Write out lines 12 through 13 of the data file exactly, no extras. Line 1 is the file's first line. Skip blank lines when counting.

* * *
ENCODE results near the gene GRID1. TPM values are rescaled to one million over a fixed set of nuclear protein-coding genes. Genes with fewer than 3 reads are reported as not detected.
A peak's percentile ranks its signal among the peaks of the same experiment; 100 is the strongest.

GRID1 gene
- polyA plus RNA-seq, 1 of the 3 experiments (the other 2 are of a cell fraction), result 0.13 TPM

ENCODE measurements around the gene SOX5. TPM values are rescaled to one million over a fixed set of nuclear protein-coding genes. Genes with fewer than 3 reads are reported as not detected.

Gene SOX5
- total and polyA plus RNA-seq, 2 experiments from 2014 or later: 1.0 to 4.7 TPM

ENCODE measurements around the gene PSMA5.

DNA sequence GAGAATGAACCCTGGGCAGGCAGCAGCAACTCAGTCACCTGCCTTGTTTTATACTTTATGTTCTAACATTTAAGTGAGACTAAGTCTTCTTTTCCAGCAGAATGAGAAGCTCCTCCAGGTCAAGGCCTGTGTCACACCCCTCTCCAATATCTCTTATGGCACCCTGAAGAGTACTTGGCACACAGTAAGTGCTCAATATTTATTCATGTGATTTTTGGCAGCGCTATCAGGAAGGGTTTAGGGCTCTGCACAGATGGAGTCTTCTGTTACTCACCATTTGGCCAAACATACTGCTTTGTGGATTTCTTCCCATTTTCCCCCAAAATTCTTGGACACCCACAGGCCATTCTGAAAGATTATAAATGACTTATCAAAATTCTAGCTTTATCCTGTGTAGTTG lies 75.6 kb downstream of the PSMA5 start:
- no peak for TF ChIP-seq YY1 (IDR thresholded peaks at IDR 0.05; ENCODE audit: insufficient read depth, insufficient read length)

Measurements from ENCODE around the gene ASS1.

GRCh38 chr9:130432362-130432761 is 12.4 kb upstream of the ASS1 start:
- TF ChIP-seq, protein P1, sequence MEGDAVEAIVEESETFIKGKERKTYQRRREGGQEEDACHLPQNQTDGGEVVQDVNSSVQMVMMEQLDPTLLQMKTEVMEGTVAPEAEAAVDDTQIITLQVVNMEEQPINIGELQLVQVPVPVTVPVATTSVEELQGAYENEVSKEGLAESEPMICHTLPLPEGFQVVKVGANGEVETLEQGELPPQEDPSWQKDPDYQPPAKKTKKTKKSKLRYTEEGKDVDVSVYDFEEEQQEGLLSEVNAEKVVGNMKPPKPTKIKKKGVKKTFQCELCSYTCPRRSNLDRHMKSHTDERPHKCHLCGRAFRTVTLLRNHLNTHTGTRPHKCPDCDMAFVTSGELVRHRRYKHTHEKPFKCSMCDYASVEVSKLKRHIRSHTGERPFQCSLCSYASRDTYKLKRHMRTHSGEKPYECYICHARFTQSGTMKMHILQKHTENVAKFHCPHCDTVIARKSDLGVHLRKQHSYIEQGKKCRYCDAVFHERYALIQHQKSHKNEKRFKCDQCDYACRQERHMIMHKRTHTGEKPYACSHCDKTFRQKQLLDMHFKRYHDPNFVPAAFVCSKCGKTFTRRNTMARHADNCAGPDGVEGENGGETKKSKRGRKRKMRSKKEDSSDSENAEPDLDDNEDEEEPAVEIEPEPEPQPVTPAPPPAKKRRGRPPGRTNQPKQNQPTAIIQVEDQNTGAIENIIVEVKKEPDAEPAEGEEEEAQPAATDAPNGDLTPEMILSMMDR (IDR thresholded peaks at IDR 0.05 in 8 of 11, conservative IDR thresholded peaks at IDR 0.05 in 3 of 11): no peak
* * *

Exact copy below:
GRCh38 chr9:130432362-130432761 is 12.4 kb upstream of the ASS1 start:
- TF ChIP-seq, protein P1, sequence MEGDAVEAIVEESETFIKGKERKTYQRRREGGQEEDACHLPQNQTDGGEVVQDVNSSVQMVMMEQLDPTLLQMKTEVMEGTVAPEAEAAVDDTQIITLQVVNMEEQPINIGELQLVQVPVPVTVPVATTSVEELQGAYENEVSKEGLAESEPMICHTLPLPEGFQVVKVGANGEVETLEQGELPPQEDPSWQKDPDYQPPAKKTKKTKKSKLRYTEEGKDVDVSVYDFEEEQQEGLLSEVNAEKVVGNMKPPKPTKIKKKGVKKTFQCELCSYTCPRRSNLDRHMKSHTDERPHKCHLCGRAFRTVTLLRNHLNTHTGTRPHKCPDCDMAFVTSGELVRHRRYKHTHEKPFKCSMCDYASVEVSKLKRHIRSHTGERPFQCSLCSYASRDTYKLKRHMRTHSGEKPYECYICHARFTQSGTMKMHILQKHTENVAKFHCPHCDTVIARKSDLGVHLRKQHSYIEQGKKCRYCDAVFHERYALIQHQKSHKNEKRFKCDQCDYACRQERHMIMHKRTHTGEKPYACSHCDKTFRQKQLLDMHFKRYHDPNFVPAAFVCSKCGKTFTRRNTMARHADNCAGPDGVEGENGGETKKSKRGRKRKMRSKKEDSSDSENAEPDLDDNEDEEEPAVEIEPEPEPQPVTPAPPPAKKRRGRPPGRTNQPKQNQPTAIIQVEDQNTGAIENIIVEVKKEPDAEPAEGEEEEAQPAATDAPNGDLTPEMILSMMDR (IDR thresholded peaks at IDR 0.05 in 8 of 11, conservative IDR thresholded peaks at IDR 0.05 in 3 of 11): no peak